What We Have Learned
Each year, beginning in the summer of 2008, every major is required to report on the status of CTW in their area.
The Director of Academic Assessment and the Undergraduate Assessment Committee responded well to the 2009/2010 CTW reports at large. They were particularly pleased with the Ambassadors' incorporation of direct measure findings in the 2009/2010 report.
The CTW Assessment Report finds that CTW reports showed significant improvements in reporting measures and findings, tracking change, and discussing impact of findings. That said, the report illustrates that CTW reporters are not consistently reporting information in all of those areas and that the CTW directors, the Director of Academic Assessment, and the Chairs of UAC need to continue to work together to improve training for reporters and to build on the progress reporters made in 2009/2010.
The Assessment Report was able to document some important developments in the CTW Initiative. The following table, taken from the CTW Assessment Report, illustrate that the CTW reporters feel that CTW initiatives in their departments have made some significant improvements in student thinking and writing.
|Ideas Extend to Dept.||15||29%|
|Toos Soon To Tell||3||6%|
As this table illustrates, 39% of departments have evidence to suggest that CTW is helping to improve student thinking and writing. This data supports the CTW faculty perception, as represented in the CTW Faculty Survey in figure 4 above, that the CTW Assignments are helping to improve student, thinking, writing, and understanding of course material. Further, 33% of reporters have evidence to suggest that the CTW initiative has helped in faculty development. Of course, the CTW directors would like to see these percentages improve over the next couple of years, but the fact that 20 of the 51 reporters see student improvement as an impact of the CTW initiative is encouraging.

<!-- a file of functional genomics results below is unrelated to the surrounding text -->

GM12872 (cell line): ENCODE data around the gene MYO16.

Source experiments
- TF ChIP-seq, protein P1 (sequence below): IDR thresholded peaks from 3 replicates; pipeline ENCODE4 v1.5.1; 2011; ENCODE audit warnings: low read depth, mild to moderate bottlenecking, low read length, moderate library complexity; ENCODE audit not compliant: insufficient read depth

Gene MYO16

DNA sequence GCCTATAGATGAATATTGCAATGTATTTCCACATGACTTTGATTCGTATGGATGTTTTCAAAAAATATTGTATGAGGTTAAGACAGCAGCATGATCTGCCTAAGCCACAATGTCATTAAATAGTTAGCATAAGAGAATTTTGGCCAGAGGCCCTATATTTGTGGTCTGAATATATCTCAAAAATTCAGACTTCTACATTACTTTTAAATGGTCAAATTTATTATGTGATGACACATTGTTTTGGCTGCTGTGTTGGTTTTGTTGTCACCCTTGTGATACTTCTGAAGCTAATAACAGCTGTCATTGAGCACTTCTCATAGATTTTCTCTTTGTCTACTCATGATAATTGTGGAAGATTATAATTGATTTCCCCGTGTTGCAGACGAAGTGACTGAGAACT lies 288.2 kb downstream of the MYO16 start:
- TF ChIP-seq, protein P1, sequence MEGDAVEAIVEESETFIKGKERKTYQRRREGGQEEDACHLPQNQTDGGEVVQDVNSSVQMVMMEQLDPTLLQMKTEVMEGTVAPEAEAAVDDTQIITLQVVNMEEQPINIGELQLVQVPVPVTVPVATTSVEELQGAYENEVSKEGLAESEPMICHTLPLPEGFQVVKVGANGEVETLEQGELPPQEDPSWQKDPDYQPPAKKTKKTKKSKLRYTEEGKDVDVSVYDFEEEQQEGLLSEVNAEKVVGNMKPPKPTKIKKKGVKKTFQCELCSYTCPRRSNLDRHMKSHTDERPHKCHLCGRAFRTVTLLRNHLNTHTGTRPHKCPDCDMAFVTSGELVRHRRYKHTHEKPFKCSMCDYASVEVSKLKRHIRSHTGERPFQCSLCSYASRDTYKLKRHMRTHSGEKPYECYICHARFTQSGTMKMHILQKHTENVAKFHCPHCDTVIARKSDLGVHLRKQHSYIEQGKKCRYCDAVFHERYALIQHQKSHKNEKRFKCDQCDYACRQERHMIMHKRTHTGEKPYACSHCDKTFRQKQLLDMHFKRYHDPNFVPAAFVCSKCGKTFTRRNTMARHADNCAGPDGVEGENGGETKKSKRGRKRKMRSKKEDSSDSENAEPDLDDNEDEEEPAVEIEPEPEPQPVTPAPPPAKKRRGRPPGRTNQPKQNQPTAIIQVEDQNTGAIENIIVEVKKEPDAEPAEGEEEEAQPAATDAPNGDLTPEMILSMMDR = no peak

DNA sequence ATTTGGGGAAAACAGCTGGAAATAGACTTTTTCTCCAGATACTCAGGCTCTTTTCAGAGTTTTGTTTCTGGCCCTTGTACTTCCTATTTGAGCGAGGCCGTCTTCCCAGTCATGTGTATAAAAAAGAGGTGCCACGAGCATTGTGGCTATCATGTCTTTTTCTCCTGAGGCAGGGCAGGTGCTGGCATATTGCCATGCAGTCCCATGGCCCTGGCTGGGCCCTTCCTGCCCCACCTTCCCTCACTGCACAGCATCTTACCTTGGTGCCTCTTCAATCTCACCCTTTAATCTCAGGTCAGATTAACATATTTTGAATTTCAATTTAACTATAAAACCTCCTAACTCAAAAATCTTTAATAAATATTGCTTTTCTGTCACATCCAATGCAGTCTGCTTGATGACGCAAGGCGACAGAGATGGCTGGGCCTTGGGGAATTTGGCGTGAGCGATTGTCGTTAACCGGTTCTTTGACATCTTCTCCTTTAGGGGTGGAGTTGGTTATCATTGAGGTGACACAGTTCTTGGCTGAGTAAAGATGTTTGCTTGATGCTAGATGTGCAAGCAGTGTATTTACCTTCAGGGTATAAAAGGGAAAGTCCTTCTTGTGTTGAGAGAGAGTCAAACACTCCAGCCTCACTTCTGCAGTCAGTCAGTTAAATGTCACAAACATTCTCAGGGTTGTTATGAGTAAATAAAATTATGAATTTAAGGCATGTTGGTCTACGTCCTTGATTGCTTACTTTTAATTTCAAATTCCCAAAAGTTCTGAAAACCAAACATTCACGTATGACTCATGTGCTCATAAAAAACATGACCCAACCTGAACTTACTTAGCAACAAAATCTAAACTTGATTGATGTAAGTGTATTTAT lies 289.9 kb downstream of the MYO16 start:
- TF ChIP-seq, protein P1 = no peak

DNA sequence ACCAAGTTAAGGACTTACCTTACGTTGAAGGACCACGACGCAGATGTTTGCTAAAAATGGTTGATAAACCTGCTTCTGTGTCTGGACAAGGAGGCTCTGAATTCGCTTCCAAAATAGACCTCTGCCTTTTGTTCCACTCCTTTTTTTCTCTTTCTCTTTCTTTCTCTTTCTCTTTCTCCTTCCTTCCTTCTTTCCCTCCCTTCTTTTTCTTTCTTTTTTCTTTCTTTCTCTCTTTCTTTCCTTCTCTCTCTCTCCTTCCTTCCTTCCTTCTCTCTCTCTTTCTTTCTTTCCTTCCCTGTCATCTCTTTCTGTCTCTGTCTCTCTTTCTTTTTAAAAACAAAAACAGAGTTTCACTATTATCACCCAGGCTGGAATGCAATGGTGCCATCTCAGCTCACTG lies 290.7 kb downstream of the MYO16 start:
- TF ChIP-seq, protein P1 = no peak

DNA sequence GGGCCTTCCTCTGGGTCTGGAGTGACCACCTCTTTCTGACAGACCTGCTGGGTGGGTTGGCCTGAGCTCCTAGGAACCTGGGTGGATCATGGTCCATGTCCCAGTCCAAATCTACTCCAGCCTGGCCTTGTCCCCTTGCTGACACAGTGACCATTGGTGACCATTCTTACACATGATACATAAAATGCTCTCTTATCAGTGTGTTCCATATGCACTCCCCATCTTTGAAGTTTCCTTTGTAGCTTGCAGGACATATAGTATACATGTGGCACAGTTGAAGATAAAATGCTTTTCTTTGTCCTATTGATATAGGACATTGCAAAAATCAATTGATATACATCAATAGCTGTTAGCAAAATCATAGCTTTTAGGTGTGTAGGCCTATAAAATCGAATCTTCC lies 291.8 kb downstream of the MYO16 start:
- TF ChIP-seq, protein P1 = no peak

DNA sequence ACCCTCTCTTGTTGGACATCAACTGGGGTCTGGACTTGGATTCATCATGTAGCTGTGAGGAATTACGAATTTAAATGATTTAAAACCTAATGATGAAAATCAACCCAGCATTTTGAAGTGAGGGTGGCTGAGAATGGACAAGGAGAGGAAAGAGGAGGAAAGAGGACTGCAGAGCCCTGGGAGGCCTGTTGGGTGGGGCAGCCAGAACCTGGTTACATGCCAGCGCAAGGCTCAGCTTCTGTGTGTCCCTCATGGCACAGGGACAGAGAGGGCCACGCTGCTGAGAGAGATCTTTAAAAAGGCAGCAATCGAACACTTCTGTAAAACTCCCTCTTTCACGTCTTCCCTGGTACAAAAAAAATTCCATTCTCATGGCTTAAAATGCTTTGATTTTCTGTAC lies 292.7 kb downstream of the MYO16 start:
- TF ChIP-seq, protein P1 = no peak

The first official year of the Critical Thinking through Writing graduation requirement ended successfully thanks to the continued dedication of the Ambassadors and the University community at large. Over 8000 students were enrolled in CTW courses in 2009/2010, more than 1/3 of the entire undergraduate student body at GSU. Departments across the university worked with the CTW office to ensure that courses were offered frequently, that they met the enrollment requirements, and that the courses offered were well taught and were the correct courses for their majors. Ambassadors did a wonderful job of continuing to train faculty and graduate students, and they were able to move, with little difficulty, to reporting in a new system. Additionally, Ambassadors continued to improve CTW in their departments by collaborating with their fellow ambassadors and by attending multiple CTW workshops offered by the CTW office.
Student and faculty response to the CTW survey shows that the community is starting to embrace the initiative, although there is still a great deal of work to be done. Further, the CTW Assessment report illustrates that the CTW directors, in conjunction with leaders in the assessment community at GSU, need to continue to work with Ambassadors on making connections between the data they are collecting for their classes and their larger programmatic goals.